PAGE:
Why I treat the abdominal Oblique’s when treating low back Pain?
Low Back pain is one of the most common reasons people seek the care of their Chiropractor. Understanding the mechanism of injury and the weakness of each individual helps to treat the patients faster
As important as it is to treat everything below the pelvis (“Gluts, Piriformis) it is equally important to treat the muscles attaching about the pelvic line. Oblique activating can have a tremendous effect of low back pain.
Strengthen the muscles and stimulating the nerves will increase core strength and decrease the intensity and frequency of low back pain.
Back to the Basics.
The one exercise that everyone should do to stabilize their core;
The Abdominal Hollow
To hollow your abdominal muscles, contract your pelvic floor, pulling it up. Then pull your belly button in toward your spine. This up-and-in contraction is so small, it's imperceptible to others. If you try to hollow too much, different muscles will kick in and your pelvis will scoop under. Without it, your back muscles dominate and overarch your lower back. Your goal is a relaxed, neutral pelvis.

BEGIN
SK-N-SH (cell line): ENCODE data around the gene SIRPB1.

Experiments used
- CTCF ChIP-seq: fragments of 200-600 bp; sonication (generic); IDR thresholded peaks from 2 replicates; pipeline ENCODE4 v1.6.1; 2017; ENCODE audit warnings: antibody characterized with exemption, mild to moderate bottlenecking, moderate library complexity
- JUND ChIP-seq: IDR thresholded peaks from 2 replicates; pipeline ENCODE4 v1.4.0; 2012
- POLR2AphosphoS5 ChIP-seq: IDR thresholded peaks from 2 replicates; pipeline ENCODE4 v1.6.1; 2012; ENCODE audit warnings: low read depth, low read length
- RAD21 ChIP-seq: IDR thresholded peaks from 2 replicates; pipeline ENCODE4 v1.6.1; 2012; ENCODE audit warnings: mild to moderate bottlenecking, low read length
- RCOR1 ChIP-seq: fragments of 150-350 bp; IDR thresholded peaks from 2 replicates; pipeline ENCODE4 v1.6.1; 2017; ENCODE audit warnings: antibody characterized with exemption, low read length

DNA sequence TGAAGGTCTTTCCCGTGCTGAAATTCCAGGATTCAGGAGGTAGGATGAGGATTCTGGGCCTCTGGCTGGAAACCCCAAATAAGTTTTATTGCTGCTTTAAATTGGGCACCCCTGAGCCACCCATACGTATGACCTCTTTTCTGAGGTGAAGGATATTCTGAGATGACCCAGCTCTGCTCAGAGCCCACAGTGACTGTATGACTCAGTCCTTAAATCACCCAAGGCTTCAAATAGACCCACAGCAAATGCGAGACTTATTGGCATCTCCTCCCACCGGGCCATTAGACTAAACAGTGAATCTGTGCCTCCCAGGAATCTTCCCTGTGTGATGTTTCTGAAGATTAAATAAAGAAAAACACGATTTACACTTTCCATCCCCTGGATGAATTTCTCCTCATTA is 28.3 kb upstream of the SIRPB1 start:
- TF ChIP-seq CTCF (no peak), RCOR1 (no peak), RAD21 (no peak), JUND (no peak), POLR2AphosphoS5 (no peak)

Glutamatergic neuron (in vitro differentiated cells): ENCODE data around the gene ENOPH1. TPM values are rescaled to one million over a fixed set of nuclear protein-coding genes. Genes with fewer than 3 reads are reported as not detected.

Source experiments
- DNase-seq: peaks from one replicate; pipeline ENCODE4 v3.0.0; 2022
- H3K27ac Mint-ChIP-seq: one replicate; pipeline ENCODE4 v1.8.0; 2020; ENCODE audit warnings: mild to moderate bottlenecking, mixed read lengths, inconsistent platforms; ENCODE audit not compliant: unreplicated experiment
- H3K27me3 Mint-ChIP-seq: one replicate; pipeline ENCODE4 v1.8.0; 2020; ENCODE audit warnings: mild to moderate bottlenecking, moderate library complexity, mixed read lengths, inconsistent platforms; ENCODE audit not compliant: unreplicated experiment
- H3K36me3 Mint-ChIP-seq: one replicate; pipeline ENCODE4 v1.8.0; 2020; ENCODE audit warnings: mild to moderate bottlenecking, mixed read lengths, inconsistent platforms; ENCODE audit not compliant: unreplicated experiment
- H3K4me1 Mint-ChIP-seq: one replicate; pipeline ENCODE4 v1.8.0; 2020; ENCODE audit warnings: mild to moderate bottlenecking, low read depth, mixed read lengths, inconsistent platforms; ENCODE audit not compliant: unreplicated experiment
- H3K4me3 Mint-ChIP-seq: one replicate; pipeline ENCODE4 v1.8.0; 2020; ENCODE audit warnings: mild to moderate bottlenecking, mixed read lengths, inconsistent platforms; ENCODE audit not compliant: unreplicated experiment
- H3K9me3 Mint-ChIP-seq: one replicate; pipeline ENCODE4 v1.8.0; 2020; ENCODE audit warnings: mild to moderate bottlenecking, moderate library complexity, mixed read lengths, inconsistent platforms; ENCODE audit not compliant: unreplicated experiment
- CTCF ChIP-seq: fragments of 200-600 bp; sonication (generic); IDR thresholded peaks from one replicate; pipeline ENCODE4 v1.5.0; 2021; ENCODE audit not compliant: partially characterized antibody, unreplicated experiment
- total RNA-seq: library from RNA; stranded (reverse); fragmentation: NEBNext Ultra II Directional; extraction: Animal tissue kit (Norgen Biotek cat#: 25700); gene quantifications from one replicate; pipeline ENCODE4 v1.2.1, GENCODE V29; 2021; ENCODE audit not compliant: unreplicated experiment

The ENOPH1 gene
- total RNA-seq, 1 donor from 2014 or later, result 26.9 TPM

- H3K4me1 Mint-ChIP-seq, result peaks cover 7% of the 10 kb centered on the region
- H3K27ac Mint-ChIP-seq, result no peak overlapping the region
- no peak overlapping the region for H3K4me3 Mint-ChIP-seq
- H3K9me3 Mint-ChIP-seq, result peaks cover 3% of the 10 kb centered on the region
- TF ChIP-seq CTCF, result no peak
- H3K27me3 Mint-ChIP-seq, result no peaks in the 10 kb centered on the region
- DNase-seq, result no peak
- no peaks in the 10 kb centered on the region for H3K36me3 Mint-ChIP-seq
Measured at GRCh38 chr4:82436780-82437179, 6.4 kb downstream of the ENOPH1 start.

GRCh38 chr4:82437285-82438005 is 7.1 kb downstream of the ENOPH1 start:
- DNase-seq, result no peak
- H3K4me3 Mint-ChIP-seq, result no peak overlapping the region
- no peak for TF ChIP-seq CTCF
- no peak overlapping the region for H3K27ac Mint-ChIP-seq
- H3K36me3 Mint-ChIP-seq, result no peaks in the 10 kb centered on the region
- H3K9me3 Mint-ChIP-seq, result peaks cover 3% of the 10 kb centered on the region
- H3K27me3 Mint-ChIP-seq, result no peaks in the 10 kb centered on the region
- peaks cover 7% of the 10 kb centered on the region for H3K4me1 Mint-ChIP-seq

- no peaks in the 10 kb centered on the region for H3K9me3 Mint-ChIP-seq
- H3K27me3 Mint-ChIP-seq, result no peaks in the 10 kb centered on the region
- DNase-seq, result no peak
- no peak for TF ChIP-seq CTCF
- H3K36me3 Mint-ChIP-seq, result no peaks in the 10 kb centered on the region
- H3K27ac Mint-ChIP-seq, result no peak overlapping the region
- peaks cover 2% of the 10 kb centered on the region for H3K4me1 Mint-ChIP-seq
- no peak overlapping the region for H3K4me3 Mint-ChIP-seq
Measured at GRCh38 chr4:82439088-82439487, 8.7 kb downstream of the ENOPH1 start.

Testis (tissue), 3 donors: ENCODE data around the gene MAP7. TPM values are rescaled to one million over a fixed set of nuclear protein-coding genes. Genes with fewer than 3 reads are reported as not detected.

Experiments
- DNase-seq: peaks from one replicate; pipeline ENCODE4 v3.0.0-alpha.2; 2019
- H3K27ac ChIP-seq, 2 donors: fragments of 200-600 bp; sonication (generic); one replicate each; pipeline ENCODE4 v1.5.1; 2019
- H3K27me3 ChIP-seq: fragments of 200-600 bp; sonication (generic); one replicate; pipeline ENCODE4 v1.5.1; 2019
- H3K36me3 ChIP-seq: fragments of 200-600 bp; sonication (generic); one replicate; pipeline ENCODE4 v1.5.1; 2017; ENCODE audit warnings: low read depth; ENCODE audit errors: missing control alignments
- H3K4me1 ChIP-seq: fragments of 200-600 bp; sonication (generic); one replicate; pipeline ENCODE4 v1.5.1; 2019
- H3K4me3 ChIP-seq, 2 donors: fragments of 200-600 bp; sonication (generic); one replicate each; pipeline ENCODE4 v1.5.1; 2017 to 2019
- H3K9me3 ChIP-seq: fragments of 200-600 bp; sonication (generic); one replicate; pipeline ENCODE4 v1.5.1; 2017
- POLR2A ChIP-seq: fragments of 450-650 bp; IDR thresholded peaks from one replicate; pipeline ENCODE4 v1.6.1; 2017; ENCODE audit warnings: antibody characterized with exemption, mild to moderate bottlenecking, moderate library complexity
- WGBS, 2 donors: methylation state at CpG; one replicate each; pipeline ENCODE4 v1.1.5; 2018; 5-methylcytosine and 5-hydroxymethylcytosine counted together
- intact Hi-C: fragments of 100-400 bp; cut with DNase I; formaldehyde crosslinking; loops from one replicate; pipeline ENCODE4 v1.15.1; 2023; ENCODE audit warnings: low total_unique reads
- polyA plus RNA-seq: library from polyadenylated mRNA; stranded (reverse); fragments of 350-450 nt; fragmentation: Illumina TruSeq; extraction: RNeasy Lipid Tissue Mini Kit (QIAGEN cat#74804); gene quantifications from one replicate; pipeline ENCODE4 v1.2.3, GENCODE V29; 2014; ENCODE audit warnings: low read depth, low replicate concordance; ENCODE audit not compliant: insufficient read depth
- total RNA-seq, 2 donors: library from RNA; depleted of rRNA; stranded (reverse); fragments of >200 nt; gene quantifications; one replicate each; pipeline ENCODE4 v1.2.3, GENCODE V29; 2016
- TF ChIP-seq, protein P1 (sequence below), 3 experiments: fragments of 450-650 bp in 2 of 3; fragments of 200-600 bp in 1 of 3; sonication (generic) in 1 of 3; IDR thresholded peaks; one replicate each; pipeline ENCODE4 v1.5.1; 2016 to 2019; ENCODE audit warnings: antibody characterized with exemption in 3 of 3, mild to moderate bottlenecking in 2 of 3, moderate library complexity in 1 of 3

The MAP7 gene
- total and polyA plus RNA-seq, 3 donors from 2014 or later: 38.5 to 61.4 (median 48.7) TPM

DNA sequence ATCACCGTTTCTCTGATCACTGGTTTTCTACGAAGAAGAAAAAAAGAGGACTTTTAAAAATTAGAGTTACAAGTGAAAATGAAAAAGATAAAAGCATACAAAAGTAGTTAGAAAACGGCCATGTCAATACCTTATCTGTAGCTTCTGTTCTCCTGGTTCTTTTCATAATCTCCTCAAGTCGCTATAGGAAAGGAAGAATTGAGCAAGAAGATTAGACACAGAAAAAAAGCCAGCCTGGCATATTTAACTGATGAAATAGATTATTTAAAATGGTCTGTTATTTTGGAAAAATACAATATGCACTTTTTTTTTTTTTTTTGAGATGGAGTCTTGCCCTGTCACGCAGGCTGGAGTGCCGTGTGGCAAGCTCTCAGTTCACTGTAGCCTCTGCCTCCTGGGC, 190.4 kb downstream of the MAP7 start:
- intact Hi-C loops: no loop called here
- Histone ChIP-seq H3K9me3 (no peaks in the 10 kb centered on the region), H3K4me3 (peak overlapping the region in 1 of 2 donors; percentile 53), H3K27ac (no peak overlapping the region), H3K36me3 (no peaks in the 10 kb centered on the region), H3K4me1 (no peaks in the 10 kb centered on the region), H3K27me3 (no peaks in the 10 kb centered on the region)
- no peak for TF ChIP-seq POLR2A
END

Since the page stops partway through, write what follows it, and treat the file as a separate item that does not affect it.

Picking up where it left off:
This exercise will help stabilize your core and protect your low back from future injury.
“Previously, the scapular musculature was often neglected in designing a rehabilitation protocol for the shoulder. In the past two decades a significant amount of research has been performed in order to help identify the role of the scapula in upper extremity function. Weakness of the scapular stabilizers and resultant altered biomechanics could result in: 1) abnormal stresses to the anterior capsular structures of the shoulder, 2) increased possibility of rotator cuff compression, and 3) decreased shoulder complex neuromuscular performance.” The focus of any shoulder assessment should be on the dysfunction and retraining of the scapular musculature.
By stimulating and strengthening muscles such as subscapularis, serratus anterior and teres major/minor, dramatic changes can be made in range of motion, pain, and function.
Remember, pain is not necessarily where the problem lies.; we want to treat dysfunction in order to decrease pain.
Int J Sports Phys Ther. 2013 Oct; 8(5): 617–629.THE ROLE OF THE SCAPULA
Russ Paine, PT1 and Michael L. Voight, PT, DHSc, OCS, SCS, ATC, FAPTA2